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1,200 killed in Nepal quake, deadly avalanche on Everest

April 25, 2015 10:19 PM
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KATHMANDU: A massive earthquake killed more than 1,200 people Saturday as it tore through large parts of Nepal, toppling office blocks and towers in Kathmandu and triggering a deadly avalanche at Everest base camp.

Officials said at least 1,170 people are known to have died in Nepal, making it the quake-prone Himalayan nation’s worst disaster in more than 80 years.

But the final toll from the 7.8 magnitude quake could be much higher, and dozens more people were reported killed in neighbouring India and China.

“The death toll has reached 1,170,” Nepal police spokesman Kamal Singh Bam told AFP, adding that rescue efforts were still underway.

Emergency workers fanned out across the Himalayan nation to rescue those trapped under collapsed homes, buildings and other debris.

Offers of help poured in from governments around the world, with the United States and the European Union announcing they were sending in disaster response teams.

“Deaths have been reported from all regions except the far west. All our security personnel have been deployed to rescue and assist those in need,” Bam told AFP.

The Red Cross (IFRC) said it was concerned about the fate of rural villages close to the epicentre of the quake northwest of the capital Kathmandu.

“Roads have been damaged or blocked by landslides and communication lines are down preventing us from reaching local Red Cross branches to get accurate information,” said IFRC Asia/Pacific director Jagan Chapagain in a statement.

Officials said 10 people were killed when an avalanche buried parts of Mount Everest’s base camp in Nepal where hundreds of mountaineers have gathered at the start of the annual climbing season.

“We don’t have the details yet, but 10 have been reported dead so far, including foreign climbers,” Gyanendra Kumar Shrestha, an official in Nepal’s tourism department, told AFP.

“We are trying to assess how many are injured. There might be over 1,000 people there right now, including foreign climbers and Nepalese supporting staff.”

AFP Nepal bureau chief Ammu Kannampilly, on an assignment to Everest together with a colleague, was among those caught up in the chaos.

“We are both ok… snowing here so no choppers coming,” she said in an SMS on an approach to base camp. “I hurt my hand – got it bandaged and told to keep it upright to stop the bleeding.”

Experienced mountaineers said panic erupted at base camp which had been “severely damaged”, while one described the avalanche as “huge”.

“Huge disaster. Helped searched and rescued victims through huge debris area. Many dead. Much more badly injured. More to die if not heli asap,” tweeted Romanian climber Alex Gavan from base camp.

Kathmandu was severely damaged, and the historic nine-storey Dharahara tower, a major tourist attraction, was among buildings brought down.

At least a dozen bodies were taken away from the ruins of the 19th-century tower, according to an AFP photographer who saw similar scenes of multiple casualties throughout the city.

“It was difficult to breath, but I slowly moved the debris. Someone then pulled me out. I don’t know where my friends are,” Dharmu Subedi, 36, who was standing outside the tower when it collapsed, said from a hospital bed.

At least 42 people were known to have died in India, including 30 in the eastern state of Bihar, while buildings in the capital New Delhi had to be evacuated.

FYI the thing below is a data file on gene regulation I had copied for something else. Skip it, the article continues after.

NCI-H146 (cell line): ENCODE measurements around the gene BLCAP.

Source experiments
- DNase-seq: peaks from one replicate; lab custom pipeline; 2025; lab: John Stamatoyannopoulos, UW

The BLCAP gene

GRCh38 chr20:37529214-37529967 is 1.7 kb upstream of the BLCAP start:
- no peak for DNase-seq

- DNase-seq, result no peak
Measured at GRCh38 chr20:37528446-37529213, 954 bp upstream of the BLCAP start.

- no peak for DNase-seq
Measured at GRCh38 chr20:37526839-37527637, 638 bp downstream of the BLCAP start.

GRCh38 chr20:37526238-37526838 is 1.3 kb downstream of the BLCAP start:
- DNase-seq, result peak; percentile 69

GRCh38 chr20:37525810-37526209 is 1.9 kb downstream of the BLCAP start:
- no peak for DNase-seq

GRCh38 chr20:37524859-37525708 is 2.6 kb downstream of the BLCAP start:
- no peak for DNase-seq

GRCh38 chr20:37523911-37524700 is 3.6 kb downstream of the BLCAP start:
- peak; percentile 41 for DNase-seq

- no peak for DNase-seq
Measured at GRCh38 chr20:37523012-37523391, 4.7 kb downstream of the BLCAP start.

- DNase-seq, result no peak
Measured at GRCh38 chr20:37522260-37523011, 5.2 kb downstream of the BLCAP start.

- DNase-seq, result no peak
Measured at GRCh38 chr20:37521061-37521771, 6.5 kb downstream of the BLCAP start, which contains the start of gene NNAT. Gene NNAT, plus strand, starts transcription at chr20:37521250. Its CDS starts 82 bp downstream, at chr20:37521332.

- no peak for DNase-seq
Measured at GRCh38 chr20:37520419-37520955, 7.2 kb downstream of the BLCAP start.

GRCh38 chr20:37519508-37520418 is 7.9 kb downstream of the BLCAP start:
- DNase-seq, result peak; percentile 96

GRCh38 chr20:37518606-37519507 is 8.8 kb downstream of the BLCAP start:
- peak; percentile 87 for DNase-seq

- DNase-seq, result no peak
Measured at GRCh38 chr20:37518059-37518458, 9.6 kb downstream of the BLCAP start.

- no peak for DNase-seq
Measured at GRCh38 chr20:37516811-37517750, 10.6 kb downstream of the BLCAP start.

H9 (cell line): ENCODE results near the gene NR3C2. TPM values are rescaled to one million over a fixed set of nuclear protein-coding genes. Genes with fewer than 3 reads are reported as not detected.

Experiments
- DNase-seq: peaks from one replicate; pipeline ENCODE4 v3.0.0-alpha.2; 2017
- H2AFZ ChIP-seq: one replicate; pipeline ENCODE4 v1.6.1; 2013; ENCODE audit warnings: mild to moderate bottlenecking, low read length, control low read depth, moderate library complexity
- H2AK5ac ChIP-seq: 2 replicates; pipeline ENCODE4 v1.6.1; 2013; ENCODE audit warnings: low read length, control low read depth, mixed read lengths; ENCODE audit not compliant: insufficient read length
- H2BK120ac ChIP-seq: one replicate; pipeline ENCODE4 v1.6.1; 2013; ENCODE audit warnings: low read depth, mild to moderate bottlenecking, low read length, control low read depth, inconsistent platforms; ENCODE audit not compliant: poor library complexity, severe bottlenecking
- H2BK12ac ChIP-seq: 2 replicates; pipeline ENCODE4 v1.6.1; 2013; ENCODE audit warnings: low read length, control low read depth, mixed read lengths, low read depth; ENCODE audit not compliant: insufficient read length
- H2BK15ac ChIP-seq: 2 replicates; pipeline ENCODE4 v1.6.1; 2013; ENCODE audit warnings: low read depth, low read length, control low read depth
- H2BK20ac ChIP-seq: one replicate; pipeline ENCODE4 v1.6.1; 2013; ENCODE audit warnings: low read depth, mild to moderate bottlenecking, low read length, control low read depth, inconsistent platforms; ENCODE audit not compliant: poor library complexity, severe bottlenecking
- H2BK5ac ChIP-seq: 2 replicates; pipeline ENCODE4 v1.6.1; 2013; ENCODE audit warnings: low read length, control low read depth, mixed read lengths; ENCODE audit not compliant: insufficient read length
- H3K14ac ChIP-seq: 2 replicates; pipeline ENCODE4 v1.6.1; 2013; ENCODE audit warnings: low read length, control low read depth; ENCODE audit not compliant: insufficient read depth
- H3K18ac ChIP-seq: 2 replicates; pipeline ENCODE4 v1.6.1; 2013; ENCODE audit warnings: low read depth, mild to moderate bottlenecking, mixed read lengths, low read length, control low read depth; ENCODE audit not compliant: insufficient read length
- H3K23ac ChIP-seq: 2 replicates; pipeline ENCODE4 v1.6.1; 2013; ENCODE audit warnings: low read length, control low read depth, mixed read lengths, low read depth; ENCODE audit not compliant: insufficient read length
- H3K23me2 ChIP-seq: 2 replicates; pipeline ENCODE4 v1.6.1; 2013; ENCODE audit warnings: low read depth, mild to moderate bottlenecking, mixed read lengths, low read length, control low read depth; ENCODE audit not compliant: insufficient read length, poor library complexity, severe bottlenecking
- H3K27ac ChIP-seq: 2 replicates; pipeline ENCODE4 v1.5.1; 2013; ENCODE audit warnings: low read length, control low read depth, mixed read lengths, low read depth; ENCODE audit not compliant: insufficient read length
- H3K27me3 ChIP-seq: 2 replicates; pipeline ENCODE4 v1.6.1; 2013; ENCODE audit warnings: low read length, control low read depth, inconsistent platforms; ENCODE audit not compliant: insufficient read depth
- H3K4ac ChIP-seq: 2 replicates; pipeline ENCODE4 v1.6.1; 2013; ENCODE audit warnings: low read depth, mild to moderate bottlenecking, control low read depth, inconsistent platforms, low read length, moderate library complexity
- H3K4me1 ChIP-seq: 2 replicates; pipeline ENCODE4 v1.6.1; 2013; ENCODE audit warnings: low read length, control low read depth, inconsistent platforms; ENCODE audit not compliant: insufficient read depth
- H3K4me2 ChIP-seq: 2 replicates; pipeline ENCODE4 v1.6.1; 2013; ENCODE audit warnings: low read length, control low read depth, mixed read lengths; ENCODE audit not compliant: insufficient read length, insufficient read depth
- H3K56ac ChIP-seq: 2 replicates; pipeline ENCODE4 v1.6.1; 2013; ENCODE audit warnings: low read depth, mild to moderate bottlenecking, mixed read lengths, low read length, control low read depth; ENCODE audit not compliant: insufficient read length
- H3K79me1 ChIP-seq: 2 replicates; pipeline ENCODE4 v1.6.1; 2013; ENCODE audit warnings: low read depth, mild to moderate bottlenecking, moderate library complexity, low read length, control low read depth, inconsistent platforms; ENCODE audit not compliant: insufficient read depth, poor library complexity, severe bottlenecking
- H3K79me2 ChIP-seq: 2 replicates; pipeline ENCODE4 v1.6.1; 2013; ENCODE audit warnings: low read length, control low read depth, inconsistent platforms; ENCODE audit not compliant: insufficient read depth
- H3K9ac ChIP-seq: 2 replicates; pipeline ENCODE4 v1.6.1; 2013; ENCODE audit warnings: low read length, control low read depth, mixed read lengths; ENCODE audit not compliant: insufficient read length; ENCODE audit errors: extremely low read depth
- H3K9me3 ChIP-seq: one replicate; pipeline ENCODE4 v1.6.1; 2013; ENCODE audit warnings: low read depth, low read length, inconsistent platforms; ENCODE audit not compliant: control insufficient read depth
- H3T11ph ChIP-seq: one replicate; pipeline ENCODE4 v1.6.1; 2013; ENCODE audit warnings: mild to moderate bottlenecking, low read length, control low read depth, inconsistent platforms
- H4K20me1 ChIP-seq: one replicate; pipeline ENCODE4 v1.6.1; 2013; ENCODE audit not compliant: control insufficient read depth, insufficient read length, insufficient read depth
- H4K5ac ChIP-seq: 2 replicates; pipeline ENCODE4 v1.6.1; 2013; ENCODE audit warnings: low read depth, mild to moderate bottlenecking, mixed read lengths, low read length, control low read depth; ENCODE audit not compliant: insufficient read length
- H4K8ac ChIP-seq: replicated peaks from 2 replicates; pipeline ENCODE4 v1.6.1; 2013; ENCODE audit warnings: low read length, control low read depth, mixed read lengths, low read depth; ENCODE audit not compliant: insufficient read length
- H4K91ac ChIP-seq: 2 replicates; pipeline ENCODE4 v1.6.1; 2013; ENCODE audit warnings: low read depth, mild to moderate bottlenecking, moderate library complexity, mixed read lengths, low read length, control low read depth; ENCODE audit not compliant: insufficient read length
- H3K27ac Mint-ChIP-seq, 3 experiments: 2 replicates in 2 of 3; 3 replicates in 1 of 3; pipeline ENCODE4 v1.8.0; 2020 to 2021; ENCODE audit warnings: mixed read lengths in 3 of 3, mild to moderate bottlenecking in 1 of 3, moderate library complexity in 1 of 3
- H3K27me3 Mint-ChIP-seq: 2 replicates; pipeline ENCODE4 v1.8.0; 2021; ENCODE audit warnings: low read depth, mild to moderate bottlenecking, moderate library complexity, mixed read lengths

The United States Geological Survey said the shallow quake struck 77 kilometres (48 miles) northwest of Kathmandu at 0611 GMT, with walls crumbling and families racing outside their homes.

The quake tore through the middle of highways in the capital and also caused damage to the country’s only international airport which was briefly closed.

Kari Cuelenaere, an official at the Dutch embassy, said the impact had swept the water out of a swimming pool at a Kathmandu hotel where Dutch national day was being celebrated.

“It was horrible, all of a sudden all the water came up out of the pool and drenched everyone, the children started screaming,” Cuelenaere told AFP. “Some parts of the city fell down, there was dust rising… There were many (rescue) helicopters.”

Aftershock tremors could be felt more than two hours after the initial quake.

USGS initially measured the quake at 7.5 magnitude and later adjusted it to 7.8, with a depth of 15 kilometres.

Nepal and the rest of the Himalayas are particularly prone to earthquakes because of the collision of the Indian and Eurasia plates.

The thrust of the India plate beneath Eurasia generates a large amount of seismic activity, the USGS says on its website.

A spokesman for Nepal’s home ministry said the government had released around $500 million as emergency funds for rescue operations.

India dispatched two military transport planes to help with the rescue and relief efforts and there were similar offers from around the region, including Sri Lanka and Pakistan.

The US Agency for International Development (USAID) said a disaster response was being flown to Nepal and that the Obama administration had authorised an initial $1 million “to address immediate needs.”

In Europe, Britain, Germany, Norway and Spain also pledged support and assistance.

Chinese President Xi Jinping sent a message of condolences to his Nepalese counterpart Ram Baran Yadav and offered to provide assistance.

China’s official Xinhua news agency said that 13 people, including an 83-year-old woman, were killed in the Tibet region.

The area has a history of earthquakes, with a 6.8 magnitude quake that hit eastern Nepal in August 1988 killing 721 people. A magnitude 8.1 quake killed 10,700 people in Nepal and eastern India in 1934.

Source: freemalaysiatoday.com

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